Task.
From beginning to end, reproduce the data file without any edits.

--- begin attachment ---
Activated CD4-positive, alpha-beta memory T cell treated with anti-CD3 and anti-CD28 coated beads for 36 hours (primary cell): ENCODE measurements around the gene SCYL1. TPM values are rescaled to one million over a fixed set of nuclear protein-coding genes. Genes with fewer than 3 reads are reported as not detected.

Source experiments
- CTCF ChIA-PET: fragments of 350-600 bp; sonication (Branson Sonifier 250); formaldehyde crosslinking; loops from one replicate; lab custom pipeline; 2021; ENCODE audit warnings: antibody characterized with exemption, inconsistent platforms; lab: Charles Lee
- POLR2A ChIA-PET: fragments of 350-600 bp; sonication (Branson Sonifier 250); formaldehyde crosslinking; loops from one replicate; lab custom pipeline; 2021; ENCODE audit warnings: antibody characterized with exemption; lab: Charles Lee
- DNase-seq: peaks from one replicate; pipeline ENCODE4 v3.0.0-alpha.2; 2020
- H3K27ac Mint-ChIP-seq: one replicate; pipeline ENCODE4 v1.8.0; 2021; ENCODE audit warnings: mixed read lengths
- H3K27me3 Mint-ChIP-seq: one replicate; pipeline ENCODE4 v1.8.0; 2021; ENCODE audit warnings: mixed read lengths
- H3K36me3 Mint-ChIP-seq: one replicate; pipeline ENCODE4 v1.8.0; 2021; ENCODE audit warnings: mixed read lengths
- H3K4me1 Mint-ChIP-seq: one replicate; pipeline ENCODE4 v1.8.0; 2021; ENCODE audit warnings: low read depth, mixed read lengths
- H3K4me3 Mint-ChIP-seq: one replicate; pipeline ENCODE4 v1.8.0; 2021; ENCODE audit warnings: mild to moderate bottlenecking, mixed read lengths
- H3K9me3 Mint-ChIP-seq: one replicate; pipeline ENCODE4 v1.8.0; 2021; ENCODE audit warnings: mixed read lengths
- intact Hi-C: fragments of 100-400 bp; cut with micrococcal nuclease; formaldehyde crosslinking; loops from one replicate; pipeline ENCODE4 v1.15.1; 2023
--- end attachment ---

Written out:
Activated CD4-positive, alpha-beta memory T cell treated with anti-CD3 and anti-CD28 coated beads for 36 hours (primary cell): ENCODE measurements around the gene SCYL1. TPM values are rescaled to one million over a fixed set of nuclear protein-coding genes. Genes with fewer than 3 reads are reported as not detected.

Source experiments
- CTCF ChIA-PET: fragments of 350-600 bp; sonication (Branson Sonifier 250); formaldehyde crosslinking; loops from one replicate; lab custom pipeline; 2021; ENCODE audit warnings: antibody characterized with exemption, inconsistent platforms; lab: Charles Lee
- POLR2A ChIA-PET: fragments of 350-600 bp; sonication (Branson Sonifier 250); formaldehyde crosslinking; loops from one replicate; lab custom pipeline; 2021; ENCODE audit warnings: antibody characterized with exemption; lab: Charles Lee
- DNase-seq: peaks from one replicate; pipeline ENCODE4 v3.0.0-alpha.2; 2020
- H3K27ac Mint-ChIP-seq: one replicate; pipeline ENCODE4 v1.8.0; 2021; ENCODE audit warnings: mixed read lengths
- H3K27me3 Mint-ChIP-seq: one replicate; pipeline ENCODE4 v1.8.0; 2021; ENCODE audit warnings: mixed read lengths
- H3K36me3 Mint-ChIP-seq: one replicate; pipeline ENCODE4 v1.8.0; 2021; ENCODE audit warnings: mixed read lengths
- H3K4me1 Mint-ChIP-seq: one replicate; pipeline ENCODE4 v1.8.0; 2021; ENCODE audit warnings: low read depth, mixed read lengths
- H3K4me3 Mint-ChIP-seq: one replicate; pipeline ENCODE4 v1.8.0; 2021; ENCODE audit warnings: mild to moderate bottlenecking, mixed read lengths
- H3K9me3 Mint-ChIP-seq: one replicate; pipeline ENCODE4 v1.8.0; 2021; ENCODE audit warnings: mixed read lengths
- intact Hi-C: fragments of 100-400 bp; cut with micrococcal nuclease; formaldehyde crosslinking; loops from one replicate; pipeline ENCODE4 v1.15.1; 2023